Tuesday, July 1, 2014

Using Find-A-Record to Add Information to Your FamilySearch Family Tree

Find-A-Record is a research assistant that enables you to search geographically for genealogical records.  It tells you what records exist in the place and time period that your ancestors lived.

The Find-A-Record tool works hand-in-hand with the FamilySearch Family Tree.  You have to be in the Family Tree and have added your ancestral families to the Family Tree in order to use Find-A-Record effectively.

There is a short video that explains how Find-A-Record works:

1)  The Find-A-Record home page looks like this (two slides):

Genea-blogger James Tanner is quoted as saying:  "It is a fabulous time saver and helps the beginning researcher focus on pertinent records."

On the screens above, there are three links - one to Start using the "Research Assistant" (left-side of the screen); one to "Search" geographically for records (upper right-hand side of the screen); and Download a "Chrome Extension" (lower right-hand side of the screen).

I'm going to look at what happens if you use the "Research Assistant" in this post.

2)  I clicked on the "Start" button in the "Research Assistant" area, and was requested to login to FamilySearch (it's a free account):

3)  After logging into FamilySearch, I was presented with a page titled "Research Opportunities:"

There are five colored buttons beneath the title:

*  green for Sources
*  blue for Person
*  purple for Relationships
*  red for Problems
*  orange for Cleanup

On the screen above, there is a list of items with a color code on the left side of each item that corresponds to the five buttons above.

You can unclick one or some or all of the buttons.  I unclicked them all, and then clicked on them one at a time.

4)  Here are the green (Sources) button items:

If I click on one of the Sources items above, the Research Assistant will provide the FamilySearch Family Tree information for the person, and suggested sources to be investigated.  I clicked on the first item and saw (three slides):

As you can see, a number of Canada birth records resources are listed, with the opportunity to search each FamilySearch record collection for the birth of the person.  There is also a "General Search" at the bottom of the page with links to Ancestry.com, BillionGraves, FamilySearch, Find A Grave, Findmypast and MyHeritage.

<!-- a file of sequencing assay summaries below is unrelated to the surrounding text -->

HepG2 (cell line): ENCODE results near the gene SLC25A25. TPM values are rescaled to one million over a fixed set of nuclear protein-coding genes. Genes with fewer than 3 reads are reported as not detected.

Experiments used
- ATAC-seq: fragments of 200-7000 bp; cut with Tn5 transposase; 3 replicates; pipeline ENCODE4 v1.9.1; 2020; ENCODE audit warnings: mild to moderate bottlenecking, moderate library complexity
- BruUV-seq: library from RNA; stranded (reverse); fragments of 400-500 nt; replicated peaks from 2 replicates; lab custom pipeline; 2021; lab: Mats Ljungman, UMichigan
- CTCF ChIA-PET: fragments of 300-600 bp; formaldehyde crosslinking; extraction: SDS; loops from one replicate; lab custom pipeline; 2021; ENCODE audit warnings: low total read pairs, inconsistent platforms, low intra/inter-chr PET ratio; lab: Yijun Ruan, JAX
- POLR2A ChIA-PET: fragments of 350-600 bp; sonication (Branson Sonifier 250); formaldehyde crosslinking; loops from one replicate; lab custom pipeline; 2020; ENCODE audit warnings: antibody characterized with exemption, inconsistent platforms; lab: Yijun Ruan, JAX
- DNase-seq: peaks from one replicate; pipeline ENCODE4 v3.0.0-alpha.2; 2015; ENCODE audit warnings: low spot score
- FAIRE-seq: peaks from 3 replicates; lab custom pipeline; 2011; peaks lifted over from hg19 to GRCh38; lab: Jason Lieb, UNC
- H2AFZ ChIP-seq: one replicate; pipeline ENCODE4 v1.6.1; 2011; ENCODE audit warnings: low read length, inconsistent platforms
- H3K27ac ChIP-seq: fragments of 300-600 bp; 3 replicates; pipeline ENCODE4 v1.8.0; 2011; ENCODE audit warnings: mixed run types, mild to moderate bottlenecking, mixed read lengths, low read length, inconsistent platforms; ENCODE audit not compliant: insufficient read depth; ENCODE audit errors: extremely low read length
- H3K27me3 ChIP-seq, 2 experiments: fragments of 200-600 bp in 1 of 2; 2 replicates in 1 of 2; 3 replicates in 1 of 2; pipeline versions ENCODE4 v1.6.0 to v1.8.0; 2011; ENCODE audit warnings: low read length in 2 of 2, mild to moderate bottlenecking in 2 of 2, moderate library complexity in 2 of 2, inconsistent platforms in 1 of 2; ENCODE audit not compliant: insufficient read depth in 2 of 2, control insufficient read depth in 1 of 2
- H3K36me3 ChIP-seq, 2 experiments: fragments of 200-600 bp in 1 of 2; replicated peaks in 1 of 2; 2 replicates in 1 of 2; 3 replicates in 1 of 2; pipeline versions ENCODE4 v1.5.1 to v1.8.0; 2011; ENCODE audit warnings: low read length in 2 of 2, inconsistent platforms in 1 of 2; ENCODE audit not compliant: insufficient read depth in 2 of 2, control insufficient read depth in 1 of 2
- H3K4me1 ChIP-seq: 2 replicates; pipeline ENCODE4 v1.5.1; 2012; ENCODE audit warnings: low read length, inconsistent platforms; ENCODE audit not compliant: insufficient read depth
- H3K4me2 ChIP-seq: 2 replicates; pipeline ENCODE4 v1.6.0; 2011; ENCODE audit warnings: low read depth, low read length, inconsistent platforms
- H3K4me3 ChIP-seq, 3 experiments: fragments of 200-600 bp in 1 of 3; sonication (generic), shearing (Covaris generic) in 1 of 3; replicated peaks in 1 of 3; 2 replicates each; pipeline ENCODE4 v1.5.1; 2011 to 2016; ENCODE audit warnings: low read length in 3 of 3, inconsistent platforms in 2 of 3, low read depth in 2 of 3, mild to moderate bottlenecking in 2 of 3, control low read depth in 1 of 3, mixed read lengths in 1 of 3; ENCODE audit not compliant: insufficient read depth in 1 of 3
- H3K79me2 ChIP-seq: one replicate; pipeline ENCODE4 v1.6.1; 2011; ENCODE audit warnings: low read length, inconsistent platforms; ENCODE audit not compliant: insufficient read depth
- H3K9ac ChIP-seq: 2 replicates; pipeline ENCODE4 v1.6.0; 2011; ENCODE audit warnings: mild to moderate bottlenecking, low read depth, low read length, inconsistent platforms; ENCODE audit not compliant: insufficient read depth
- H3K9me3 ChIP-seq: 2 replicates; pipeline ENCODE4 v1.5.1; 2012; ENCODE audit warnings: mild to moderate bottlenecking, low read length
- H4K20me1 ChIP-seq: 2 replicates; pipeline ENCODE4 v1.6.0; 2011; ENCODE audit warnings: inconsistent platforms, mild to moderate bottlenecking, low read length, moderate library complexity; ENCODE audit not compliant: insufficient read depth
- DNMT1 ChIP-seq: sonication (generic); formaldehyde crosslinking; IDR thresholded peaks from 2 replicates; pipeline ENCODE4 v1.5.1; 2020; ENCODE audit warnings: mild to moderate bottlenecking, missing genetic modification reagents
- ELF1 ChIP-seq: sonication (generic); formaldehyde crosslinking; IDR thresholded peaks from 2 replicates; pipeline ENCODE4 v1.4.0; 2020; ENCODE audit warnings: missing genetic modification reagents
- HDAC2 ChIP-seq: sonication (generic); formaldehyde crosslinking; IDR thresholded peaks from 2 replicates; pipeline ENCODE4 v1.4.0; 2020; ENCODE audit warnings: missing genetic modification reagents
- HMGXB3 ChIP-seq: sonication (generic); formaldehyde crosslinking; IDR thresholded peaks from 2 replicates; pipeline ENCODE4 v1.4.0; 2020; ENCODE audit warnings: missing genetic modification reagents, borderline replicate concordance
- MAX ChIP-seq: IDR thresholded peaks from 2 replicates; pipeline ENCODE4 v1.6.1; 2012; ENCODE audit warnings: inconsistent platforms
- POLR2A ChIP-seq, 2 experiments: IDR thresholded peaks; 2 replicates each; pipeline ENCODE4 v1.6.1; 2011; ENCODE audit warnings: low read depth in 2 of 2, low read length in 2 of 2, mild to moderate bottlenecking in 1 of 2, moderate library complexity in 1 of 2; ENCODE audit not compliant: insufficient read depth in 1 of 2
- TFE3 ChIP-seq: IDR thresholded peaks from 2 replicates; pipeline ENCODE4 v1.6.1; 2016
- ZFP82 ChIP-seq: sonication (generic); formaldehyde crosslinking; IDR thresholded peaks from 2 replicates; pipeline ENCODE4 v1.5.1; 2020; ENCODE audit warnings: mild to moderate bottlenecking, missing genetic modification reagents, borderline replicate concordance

Note that this limits the search to a specific jurisdiction.  It appears that the jurisdictions are U.S. states and other countries (e.g., although my item was born in Ontario, the assistant found all Canada databases with births).

5)  Here are the results of clicking on the blue (Person) button on the "Research Opportunities" screen:

If I click on one of the items, then I can search in a specific location (a U.S. State or a country) for a record.

6)  Clicking on the purple (Relationships) button results in:

If I click on one of the items, then I can search in a specific location (a U.S. State or a country) for a record.

7)  Clicking on the red (Problems) button results in:

If I click on one of the items, then I can search in a specific location (a U.S. State or a country) for a record.

8)  Clicking on the orange (Cleanup) button results in:

Clicking on one of these items encourages me to fix duplicate names, standardize places, check alternate names, etc. in FamilySearch Family Tree.

9)  The "Research Assistant" tool in Find-A-Record requires access to the FamilySearch Family Tree.  The concept of finding a pertinent record is a good one, but it requires searching a number of record collections on FamilySearch.

This may be a wonderful tool for inexperienced researchers who have added their ancestral families to the FamilySearch Family Tree.  For me, it doesn't help a lot because I've already looked in the suggested databases and not found any records using Find-A-Record.  Often, there are ten or more collections suggested; it would be better if the Find-A-Record tool searched all of the suggested collections and listed the results in an order based on some algorithm.

The Find-A-Record tool only deals with online resources at the present time.  A comprehensive tool should also consider traditional ("offline") resources in manuscript, published, microform and records in repositories and archives (e.g., home, church, school, society, court, town, state, etc.).

I will look at the other two links on the home page - for Searching a geographical area, and for downloading the Chrome Extension, in later posts.

The URL for this post is:  http://www.geneamusings.com/2014/07/using-find-record-to-add-information-to.html

Copyright (c) 2014, Randall J. Seaver

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